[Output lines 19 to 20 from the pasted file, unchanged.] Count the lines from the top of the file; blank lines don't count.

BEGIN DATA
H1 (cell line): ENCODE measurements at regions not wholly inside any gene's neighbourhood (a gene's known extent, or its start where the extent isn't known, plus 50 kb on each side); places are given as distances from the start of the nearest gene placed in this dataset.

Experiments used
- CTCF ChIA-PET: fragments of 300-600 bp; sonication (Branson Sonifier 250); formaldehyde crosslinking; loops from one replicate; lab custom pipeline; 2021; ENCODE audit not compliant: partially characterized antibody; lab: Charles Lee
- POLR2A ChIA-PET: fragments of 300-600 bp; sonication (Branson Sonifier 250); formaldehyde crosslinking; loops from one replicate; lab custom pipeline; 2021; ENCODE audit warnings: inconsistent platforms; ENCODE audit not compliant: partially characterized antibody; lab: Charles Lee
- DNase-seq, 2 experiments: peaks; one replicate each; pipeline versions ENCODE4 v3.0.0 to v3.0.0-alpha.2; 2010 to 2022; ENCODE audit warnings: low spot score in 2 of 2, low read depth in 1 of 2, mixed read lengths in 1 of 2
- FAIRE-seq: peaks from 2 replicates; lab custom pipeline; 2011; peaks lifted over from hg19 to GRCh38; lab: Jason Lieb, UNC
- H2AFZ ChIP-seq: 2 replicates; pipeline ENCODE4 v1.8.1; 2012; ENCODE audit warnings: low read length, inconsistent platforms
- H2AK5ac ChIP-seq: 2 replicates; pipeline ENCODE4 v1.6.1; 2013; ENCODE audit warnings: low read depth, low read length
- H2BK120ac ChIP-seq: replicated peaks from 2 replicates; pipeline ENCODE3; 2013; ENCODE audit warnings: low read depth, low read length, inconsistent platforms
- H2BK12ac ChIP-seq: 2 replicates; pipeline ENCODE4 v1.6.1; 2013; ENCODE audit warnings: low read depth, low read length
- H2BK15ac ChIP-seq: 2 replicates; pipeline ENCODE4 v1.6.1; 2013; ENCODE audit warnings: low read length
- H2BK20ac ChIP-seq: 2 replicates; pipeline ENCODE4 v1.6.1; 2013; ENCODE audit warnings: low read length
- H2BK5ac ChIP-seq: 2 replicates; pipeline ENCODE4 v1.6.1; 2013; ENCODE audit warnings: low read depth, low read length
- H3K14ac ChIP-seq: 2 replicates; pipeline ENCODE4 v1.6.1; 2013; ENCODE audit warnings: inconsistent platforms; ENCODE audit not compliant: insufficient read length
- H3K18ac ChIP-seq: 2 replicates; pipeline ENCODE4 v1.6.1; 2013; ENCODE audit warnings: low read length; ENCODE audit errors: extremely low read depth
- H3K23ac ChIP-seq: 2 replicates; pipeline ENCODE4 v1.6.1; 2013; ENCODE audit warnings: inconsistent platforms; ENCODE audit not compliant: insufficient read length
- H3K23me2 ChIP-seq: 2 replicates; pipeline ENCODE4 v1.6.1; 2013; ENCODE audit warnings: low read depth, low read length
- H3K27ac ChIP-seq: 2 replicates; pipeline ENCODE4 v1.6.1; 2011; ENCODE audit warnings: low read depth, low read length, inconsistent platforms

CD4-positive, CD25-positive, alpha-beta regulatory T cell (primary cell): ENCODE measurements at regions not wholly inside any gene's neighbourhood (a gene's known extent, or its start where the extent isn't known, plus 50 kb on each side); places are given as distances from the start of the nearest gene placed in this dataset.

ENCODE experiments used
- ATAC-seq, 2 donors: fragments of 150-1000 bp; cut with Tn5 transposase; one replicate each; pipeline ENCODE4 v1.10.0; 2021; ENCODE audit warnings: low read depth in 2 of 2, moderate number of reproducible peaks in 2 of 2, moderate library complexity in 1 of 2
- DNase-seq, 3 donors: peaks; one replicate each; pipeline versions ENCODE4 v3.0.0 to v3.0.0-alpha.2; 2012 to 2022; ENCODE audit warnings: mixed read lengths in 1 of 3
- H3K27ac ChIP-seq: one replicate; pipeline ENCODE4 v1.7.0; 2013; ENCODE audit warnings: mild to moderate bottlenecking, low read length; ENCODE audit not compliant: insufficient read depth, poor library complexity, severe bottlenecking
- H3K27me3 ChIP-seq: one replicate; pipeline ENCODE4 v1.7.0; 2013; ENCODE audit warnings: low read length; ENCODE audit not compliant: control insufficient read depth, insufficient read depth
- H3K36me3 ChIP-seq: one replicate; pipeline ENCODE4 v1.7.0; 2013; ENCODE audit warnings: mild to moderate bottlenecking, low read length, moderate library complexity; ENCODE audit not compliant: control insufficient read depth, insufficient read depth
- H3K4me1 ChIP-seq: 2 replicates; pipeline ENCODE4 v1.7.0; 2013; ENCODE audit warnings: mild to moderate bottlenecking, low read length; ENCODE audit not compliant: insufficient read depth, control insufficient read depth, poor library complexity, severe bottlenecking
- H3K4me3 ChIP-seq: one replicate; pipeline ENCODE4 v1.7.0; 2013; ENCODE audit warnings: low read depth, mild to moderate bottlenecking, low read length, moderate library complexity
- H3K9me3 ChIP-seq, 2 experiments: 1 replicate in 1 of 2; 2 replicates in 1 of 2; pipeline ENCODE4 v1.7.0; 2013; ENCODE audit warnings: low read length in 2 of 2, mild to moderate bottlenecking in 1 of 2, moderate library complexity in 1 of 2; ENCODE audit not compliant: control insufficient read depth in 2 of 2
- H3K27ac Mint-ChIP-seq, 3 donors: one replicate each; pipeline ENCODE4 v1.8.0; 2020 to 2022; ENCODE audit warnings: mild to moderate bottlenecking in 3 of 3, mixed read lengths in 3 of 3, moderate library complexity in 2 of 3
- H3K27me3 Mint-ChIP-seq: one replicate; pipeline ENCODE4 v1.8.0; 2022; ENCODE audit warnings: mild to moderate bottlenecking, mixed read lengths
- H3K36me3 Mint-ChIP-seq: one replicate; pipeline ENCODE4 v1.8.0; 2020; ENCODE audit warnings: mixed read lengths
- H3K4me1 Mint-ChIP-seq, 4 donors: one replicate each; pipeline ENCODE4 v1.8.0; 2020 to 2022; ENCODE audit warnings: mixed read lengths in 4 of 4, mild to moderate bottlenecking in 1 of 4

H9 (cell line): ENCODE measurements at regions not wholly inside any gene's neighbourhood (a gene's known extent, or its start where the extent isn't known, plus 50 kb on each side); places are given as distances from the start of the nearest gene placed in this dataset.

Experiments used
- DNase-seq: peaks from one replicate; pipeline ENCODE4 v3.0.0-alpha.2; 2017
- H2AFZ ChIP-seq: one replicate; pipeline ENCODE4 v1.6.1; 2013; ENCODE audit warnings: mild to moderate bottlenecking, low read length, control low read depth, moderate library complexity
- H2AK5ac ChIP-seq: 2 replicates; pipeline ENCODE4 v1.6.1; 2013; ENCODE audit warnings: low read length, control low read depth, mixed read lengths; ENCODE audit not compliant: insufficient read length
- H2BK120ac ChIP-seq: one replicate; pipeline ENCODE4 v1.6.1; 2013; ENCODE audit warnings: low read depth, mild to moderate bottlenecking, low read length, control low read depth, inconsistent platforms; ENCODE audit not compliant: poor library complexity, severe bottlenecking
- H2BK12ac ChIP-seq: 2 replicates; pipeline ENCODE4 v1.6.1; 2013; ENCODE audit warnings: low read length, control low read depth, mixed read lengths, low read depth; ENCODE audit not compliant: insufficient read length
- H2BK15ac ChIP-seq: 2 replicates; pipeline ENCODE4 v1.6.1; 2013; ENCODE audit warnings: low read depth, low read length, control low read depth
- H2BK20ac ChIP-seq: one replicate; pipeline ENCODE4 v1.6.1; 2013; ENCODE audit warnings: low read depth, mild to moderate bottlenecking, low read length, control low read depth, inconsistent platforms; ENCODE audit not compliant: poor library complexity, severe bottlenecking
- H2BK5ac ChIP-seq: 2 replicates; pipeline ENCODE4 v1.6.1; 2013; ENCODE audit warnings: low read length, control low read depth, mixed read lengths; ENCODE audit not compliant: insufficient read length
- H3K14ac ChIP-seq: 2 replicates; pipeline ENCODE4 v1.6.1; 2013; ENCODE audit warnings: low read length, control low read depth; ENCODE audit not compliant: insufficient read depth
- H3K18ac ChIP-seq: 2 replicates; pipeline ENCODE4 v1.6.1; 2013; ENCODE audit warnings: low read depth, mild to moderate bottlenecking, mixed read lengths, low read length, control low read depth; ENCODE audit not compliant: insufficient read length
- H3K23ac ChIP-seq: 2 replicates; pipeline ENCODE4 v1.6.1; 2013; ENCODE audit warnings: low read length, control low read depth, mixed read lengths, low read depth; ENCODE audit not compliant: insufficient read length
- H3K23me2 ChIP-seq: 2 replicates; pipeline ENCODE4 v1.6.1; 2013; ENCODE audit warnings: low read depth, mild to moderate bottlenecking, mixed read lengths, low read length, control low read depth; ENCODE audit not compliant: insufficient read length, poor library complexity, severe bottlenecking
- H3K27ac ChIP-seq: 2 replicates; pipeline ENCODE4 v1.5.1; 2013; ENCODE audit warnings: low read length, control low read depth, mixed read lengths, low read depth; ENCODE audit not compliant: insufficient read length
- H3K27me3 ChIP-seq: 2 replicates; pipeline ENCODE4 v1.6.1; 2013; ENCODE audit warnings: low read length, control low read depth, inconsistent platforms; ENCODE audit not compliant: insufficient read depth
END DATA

CD4-positive, CD25-positive, alpha-beta regulatory T cell (primary cell): ENCODE measurements at regions not wholly inside any gene's neighbourhood (a gene's known extent, or its start where the extent isn't known, plus 50 kb on each side); places are given as distances from the start of the nearest gene placed in this dataset.

ENCODE experiments used